Meditation and Mindfullness Training

Modern approaches to drug and alcohol recovery have helped thousands of patients heal from addiction, but these are not the only effective tools in overcoming dependency. Ancient spiritual practices such as meditation and mindfulness that have been used for centuries to promote mental clarity, wellness and self-awareness are often used to complement traditional treatment modalities. For patients struggling with addiction, meditation and mindfulness can help them manage the difficulties of recovery and gain new insights about themselves, their substance use and what they want out of life.

At Journey Hillside Tarzana, patients can experience the healing effects of meditation and mindfulness in the quiet, secluded hills of Los Angeles. Our serene facility is ideal for calming the mind and looking within to achieve personal and spiritual growth. These simple practices can have a profound effect on the recovery experience by helping patients become more aware of the thoughts, feelings and experiences that have influenced their substance use. When paired with modern treatments such as individual therapy and the 12-step program, meditation and mindfulness can promote a greater sense of peace and well-being for more sustainable, long-term sobriety.

Meditation in addiction recovery


Meditation is an ancient technique used to achieve a state of clarity and calmness.

It’s a mental exercise that involves relaxation of the mind and body to promote an inner focus and deep self-awareness. For centuries, meditation has been used for healing and well-being in all aspects of life. When an individual is meditating, they cultivate an aura of tranquility by clearing the mind and focusing on a particular object or idea. Numerous techniques can be used during meditation, such as visualization or using a mantra, but three modes are most commonly practiced:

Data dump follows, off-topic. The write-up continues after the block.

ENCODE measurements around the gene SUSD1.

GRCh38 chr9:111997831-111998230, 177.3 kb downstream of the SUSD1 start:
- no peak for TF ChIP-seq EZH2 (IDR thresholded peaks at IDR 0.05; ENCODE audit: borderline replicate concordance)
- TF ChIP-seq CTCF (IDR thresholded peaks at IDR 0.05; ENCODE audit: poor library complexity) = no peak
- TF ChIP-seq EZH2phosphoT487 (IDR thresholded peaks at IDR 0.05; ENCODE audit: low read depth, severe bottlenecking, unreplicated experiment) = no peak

In this type of meditation, the practitioner directs their attention to a single subject of focus. This can be internal or external, such as a mantra, a specific object or the breath. Concentration meditation is very deliberate and aids in focus, concentration and patience.


Observation meditation involves being completely present in the moment. Practitioners observe whatever thoughts, experiences or ideas rise into their consciousness without dwelling on or reacting to them. Observation meditation (also called open mind meditation) entails accepting what the moment has to offer.


In awareness meditation, practitioners focus on an object but remain aware of other thoughts, emotions and experiences. The goal is to be present and undistracted, neither concerned with focusing or observing.

Meditation is extremely versatile and can be adapted for various needs and goals. With practice, meditation can help individuals gain unique insights into their minds and promote spiritual or personal growth. For patients in addiction recovery, meditation can help them look within and better understand the thoughts and behaviors that underlie their substance use. Patients can also learn to recognize triggers and harmful patterns that may contribute to their addiction and discover healthy coping mechanisms for handling difficult situations.

mindfulness in recovery


Mindfulness describes a keen awareness of the present moment.

It is a mental state that allows an individual to calmly accept and acknowledge the thoughts, feelings and sensations they are experiencing without expectation or judgment. When someone is mindful, they can accept their thoughts in the moment as they come and go, without reacting to, dwelling on or obsessing over them. This technique is particularly helpful for those that are negative or destructive. Mindfulness practice helps you identify which thoughts are harmful and should be discarded because they are not productive to your goals or overall well-being.